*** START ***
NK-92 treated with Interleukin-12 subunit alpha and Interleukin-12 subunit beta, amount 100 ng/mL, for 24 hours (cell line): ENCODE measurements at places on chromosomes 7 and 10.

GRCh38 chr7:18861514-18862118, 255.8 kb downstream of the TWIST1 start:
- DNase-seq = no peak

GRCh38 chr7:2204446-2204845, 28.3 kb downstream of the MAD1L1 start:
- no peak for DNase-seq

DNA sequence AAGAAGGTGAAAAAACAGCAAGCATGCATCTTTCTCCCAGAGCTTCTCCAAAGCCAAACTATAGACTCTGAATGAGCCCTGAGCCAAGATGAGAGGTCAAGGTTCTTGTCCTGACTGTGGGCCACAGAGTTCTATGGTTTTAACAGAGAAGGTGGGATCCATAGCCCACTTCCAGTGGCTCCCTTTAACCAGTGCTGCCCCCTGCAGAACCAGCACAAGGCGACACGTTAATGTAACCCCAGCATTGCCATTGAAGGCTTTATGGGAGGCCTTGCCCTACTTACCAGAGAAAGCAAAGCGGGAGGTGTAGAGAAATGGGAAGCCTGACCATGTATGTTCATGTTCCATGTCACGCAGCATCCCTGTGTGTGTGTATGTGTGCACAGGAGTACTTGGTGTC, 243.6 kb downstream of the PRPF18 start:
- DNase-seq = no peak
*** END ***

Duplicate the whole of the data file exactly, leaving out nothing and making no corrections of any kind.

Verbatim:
NK-92 treated with Interleukin-12 subunit alpha and Interleukin-12 subunit beta, amount 100 ng/mL, for 24 hours (cell line): ENCODE measurements at places on chromosomes 7 and 10.

GRCh38 chr7:18861514-18862118, 255.8 kb downstream of the TWIST1 start:
- DNase-seq = no peak

GRCh38 chr7:2204446-2204845, 28.3 kb downstream of the MAD1L1 start:
- no peak for DNase-seq

DNA sequence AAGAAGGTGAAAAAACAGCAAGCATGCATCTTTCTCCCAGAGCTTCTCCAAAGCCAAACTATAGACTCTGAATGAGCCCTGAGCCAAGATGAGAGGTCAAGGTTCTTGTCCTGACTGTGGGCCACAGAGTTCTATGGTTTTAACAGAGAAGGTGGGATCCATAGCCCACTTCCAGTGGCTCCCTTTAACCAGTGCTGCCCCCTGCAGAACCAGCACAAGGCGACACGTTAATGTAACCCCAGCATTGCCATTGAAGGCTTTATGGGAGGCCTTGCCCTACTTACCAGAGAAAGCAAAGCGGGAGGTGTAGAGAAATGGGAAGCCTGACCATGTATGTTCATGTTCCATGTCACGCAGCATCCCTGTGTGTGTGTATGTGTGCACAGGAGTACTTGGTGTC, 243.6 kb downstream of the PRPF18 start:
- DNase-seq = no peak